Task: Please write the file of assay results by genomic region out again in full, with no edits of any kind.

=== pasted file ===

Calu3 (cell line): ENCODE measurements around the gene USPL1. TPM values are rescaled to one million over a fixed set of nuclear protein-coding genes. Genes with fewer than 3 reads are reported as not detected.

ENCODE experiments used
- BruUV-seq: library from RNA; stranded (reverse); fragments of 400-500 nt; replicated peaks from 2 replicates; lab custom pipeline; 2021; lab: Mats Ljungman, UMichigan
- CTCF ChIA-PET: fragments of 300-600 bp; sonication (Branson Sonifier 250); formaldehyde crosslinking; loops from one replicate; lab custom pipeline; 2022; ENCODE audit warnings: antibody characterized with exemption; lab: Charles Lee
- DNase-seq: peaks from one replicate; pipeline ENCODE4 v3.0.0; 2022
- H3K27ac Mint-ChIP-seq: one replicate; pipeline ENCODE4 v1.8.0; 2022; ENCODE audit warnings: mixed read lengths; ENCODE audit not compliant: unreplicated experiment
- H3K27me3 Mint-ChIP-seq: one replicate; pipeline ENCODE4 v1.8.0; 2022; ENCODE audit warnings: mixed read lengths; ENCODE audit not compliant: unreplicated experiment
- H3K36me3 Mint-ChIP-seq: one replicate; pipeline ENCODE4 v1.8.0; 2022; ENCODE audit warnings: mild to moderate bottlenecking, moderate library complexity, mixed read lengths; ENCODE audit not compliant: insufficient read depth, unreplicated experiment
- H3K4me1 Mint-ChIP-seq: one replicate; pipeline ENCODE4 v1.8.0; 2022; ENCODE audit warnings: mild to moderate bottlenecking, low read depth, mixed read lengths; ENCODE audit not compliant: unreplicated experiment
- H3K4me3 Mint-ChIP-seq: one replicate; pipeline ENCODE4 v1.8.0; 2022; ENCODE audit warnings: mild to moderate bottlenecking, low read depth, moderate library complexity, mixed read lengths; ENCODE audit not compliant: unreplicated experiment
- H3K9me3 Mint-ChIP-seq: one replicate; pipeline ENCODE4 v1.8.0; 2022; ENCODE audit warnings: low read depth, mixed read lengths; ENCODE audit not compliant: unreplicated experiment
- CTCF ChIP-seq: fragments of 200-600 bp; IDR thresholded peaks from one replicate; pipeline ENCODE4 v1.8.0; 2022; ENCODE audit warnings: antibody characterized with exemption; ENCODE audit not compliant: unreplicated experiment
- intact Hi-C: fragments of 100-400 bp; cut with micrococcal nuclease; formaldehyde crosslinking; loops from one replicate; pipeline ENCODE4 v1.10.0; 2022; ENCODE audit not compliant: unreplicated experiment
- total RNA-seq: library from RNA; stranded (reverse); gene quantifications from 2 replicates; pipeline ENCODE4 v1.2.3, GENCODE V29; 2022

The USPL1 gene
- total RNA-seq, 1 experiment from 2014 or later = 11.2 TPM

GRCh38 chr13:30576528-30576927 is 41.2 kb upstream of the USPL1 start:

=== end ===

Calu3 (cell line): ENCODE measurements around the gene USPL1. TPM values are rescaled to one million over a fixed set of nuclear protein-coding genes. Genes with fewer than 3 reads are reported as not detected.

ENCODE experiments used
- BruUV-seq: library from RNA; stranded (reverse); fragments of 400-500 nt; replicated peaks from 2 replicates; lab custom pipeline; 2021; lab: Mats Ljungman, UMichigan
- CTCF ChIA-PET: fragments of 300-600 bp; sonication (Branson Sonifier 250); formaldehyde crosslinking; loops from one replicate; lab custom pipeline; 2022; ENCODE audit warnings: antibody characterized with exemption; lab: Charles Lee
- DNase-seq: peaks from one replicate; pipeline ENCODE4 v3.0.0; 2022
- H3K27ac Mint-ChIP-seq: one replicate; pipeline ENCODE4 v1.8.0; 2022; ENCODE audit warnings: mixed read lengths; ENCODE audit not compliant: unreplicated experiment
- H3K27me3 Mint-ChIP-seq: one replicate; pipeline ENCODE4 v1.8.0; 2022; ENCODE audit warnings: mixed read lengths; ENCODE audit not compliant: unreplicated experiment
- H3K36me3 Mint-ChIP-seq: one replicate; pipeline ENCODE4 v1.8.0; 2022; ENCODE audit warnings: mild to moderate bottlenecking, moderate library complexity, mixed read lengths; ENCODE audit not compliant: insufficient read depth, unreplicated experiment
- H3K4me1 Mint-ChIP-seq: one replicate; pipeline ENCODE4 v1.8.0; 2022; ENCODE audit warnings: mild to moderate bottlenecking, low read depth, mixed read lengths; ENCODE audit not compliant: unreplicated experiment
- H3K4me3 Mint-ChIP-seq: one replicate; pipeline ENCODE4 v1.8.0; 2022; ENCODE audit warnings: mild to moderate bottlenecking, low read depth, moderate library complexity, mixed read lengths; ENCODE audit not compliant: unreplicated experiment
- H3K9me3 Mint-ChIP-seq: one replicate; pipeline ENCODE4 v1.8.0; 2022; ENCODE audit warnings: low read depth, mixed read lengths; ENCODE audit not compliant: unreplicated experiment
- CTCF ChIP-seq: fragments of 200-600 bp; IDR thresholded peaks from one replicate; pipeline ENCODE4 v1.8.0; 2022; ENCODE audit warnings: antibody characterized with exemption; ENCODE audit not compliant: unreplicated experiment
- intact Hi-C: fragments of 100-400 bp; cut with micrococcal nuclease; formaldehyde crosslinking; loops from one replicate; pipeline ENCODE4 v1.10.0; 2022; ENCODE audit not compliant: unreplicated experiment
- total RNA-seq: library from RNA; stranded (reverse); gene quantifications from 2 replicates; pipeline ENCODE4 v1.2.3, GENCODE V29; 2022

The USPL1 gene
- total RNA-seq, 1 experiment from 2014 or later = 11.2 TPM

GRCh38 chr13:30576528-30576927 is 41.2 kb upstream of the USPL1 start: